Dallas Burrow’s Blood Brothers frames evolution from youth (“River Town”) through maturity (“Starry Eyes”) with nods to influences along the way (“Mr. Mudd and Mr. Gold”). We recently discussed the new collection with the Texas native.
“I was about to put out (my 2021 self-titled album) that I did with Bruce Robison,” Burrow explains. “I was proud and excited for that record to come out and had gone down to Sam’s Town Point to listen to some music.”
Alt-Country Specialty Chart: Explain what happened at Sam’s.
Dallas Burrow: Well, I wound up hanging out on the back porch talking to Jonathan Tyler. We talked about the recording process and he started talking about his studio, which is right there at Sam’s Town Point. He showed me his studio and recording there seemed like an organic and logical next collaboration.
Jonathan’s studio is a pretty cool mix of old and new gear.
A mix of old and new is a good way to say it. Yeah, he has really great gear. Great mikes and sweet old guitars. He has tape machines to use if he wants to get that warmth and will run it through the tape machine after he records in ProTools. Jonathan has a really great sensibility as far as his approach and style and his vision for the music and production. I really enjoyed bouncing ideas off him. He really helped me polish up some musical ideas I had coming into the project.
Tell the story behind writing the opening track (‘River Town’).
“River Town” is a true story. The song is my story about growing up in the small Texas town New Braunfels. I had a typical childhood and got into some trouble when I was young. I referenced that as far as chasing the girls around and running from the cops. We were young and wild once upon a time. The song tells the story of leaving town and eventually falling in love and coming back home to raise a family. I think “River Town” is one of the more relatable songs on the album.
‘Starry Eyes’ seems like a continuation of the story after you meet the girl.
Absolutely. Very astute point. “Starry Eyes” is dedicated to and inspired by my wife and our relationship. I tell the story about how you’re at home with the person you love and they’re doing their own thing in their natural environment. You get to be a fly on the wall and see that person just being themselves. I was bottling up that feeling on “Starry Eyes.” The song is the next chapter to the same story in “River Town.”
Explain the album title Blood Brothers.
The title comes from a true story that my dad told me when I was a young man. The story was about his experiences living in Nashville in the early Seventies. He and his siblings had a TGI Fridays restaurant back when Fridays was like a neighborhood bar where people would go hang out. The place was right across Elliston Place from the old Exit Inn, which is where Townes Van Zandt, Guy Clark, Rodney Crowell, Skinny Dennis and all those guys hung out when they were young musicians.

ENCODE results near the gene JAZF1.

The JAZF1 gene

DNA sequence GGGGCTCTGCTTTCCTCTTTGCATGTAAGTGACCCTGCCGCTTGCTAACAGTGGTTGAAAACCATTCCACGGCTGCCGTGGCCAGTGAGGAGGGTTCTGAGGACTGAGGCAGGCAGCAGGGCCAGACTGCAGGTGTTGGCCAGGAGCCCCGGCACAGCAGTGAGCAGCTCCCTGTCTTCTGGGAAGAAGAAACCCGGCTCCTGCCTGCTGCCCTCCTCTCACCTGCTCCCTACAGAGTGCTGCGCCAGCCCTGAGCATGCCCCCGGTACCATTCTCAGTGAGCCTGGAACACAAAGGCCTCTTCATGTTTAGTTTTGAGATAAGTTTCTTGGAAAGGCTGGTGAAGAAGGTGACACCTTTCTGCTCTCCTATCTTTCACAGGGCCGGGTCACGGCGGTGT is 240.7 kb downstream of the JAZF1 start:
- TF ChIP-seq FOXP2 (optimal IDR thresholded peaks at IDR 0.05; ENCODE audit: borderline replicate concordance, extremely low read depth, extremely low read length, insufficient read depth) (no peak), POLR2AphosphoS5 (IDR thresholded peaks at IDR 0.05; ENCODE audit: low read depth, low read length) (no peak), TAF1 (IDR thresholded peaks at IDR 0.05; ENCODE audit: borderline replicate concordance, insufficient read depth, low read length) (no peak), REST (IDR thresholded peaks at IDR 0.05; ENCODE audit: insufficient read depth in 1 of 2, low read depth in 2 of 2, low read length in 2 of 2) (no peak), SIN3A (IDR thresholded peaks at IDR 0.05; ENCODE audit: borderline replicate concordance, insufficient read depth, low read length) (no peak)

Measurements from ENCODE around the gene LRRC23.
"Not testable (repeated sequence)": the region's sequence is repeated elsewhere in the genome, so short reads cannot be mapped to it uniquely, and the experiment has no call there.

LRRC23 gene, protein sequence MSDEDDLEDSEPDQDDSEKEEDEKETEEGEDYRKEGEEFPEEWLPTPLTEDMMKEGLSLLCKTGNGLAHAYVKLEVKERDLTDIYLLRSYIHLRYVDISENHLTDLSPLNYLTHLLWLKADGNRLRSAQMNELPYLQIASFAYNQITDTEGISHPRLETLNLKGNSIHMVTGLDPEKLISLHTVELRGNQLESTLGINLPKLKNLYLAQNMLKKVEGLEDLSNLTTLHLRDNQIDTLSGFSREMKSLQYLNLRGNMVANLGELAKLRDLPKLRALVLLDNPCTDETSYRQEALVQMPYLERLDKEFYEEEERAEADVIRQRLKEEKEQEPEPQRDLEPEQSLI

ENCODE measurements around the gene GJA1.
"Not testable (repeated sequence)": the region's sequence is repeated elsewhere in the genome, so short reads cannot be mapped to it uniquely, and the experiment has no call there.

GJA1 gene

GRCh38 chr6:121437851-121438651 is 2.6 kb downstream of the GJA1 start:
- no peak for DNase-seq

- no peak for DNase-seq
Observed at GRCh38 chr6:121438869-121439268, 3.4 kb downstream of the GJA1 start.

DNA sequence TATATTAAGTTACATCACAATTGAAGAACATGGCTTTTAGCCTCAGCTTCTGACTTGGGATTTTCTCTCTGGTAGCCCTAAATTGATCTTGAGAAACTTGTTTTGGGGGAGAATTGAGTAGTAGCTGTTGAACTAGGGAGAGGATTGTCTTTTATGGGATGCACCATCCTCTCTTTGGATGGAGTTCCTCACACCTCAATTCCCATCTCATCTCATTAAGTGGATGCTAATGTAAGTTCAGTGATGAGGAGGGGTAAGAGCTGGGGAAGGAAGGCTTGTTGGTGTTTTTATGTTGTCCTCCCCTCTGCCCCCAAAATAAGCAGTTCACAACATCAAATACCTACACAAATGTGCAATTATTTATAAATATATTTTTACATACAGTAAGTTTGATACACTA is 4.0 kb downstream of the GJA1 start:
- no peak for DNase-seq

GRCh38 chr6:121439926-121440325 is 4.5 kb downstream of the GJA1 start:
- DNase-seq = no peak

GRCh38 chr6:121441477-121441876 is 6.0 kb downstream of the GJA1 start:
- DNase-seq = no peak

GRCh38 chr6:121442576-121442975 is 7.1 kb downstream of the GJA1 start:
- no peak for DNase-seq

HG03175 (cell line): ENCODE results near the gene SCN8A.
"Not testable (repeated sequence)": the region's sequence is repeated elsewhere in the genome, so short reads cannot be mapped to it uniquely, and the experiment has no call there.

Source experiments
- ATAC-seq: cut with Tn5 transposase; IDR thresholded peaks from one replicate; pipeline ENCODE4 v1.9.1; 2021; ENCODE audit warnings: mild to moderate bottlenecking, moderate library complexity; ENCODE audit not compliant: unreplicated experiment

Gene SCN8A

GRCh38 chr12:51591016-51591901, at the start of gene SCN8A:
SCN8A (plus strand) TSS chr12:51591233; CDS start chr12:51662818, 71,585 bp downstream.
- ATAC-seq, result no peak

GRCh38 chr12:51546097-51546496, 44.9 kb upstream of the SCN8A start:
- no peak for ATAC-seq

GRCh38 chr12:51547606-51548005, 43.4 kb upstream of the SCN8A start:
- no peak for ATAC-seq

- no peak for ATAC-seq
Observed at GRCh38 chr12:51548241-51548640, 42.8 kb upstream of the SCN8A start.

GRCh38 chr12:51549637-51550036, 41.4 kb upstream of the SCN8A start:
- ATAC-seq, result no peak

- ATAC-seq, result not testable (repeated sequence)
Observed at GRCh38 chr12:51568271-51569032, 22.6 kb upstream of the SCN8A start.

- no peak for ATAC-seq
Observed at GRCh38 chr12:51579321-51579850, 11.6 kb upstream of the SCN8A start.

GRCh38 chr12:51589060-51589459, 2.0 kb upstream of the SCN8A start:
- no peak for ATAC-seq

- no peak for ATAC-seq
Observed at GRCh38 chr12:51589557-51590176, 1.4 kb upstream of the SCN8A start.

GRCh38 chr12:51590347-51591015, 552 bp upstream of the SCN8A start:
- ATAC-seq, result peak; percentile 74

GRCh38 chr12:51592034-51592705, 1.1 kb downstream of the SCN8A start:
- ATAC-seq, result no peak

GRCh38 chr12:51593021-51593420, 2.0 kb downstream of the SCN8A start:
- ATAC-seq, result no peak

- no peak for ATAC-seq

Those guys would frequent my dad’s place. He got to be buddies with Townes and one night Townes, Richard Dobson, John Lomax III, and my dad were all hanging out having drinks. Townes got this wild idea to cut their arms and mix their blood and become blood brothers. They did. My dad still has the scar.
Tell the story behind writing the title track.
I was telling (Townes’ son) J.T. (Van Zandt) that story one of the first times we hung out. He insisted that the first thing we needed to do was write a song that tells that story. So, we co-wrote the title track.
You cover the Townes song my dog is named after: ‘Mr. Mudd and Mr. Gold.’
Oh, that’s too cool. You’re obviously a big Townes guy yourself. I’ve been listening to Townes’ album Live at the Old Quarter on vinyl for years. Mr. Mudd and Mr. Gold” is the second song on that record and is one of my go-to favorites. The song has always struck me as such a compelling work of poetry with a non-stop lyrical onslaught. I took it upon myself to learn it a few years back. Took me six months of studying the lyrics and trying over and over to get through it.
I sat down with pen and paper and wrote it out so I could consistently reproduce the whole song on paper. Eventually, I was sitting in the living room one day and played it through. I love playing “Mr. Mudd and Mr. Gold” live. The song went right over people’s heads when I used to play coffee houses, but now certain crowds really appreciate it. I feel like “Mr. Mudd and Mr. Gold” is one of the greatest songs ever written, so I wanted to include it on the record to pay homage to Townes.
– Brian T. Atkinson
Artist: Molly Tuttle & Golden Highway
Hometown: San Francisco, California
Album: City of Gold
Release Date: June 21, 2023
Record Label: Nonesuch Records
On songwriting inspiration: “I loved being in this completely different landscape and spending so much time on the porch just talking and playing music and watching the lightning bugs at night as a kid growing up in the suburbs of San Francisco.” – Molly Tuttle
-- Brian T. Atkinson
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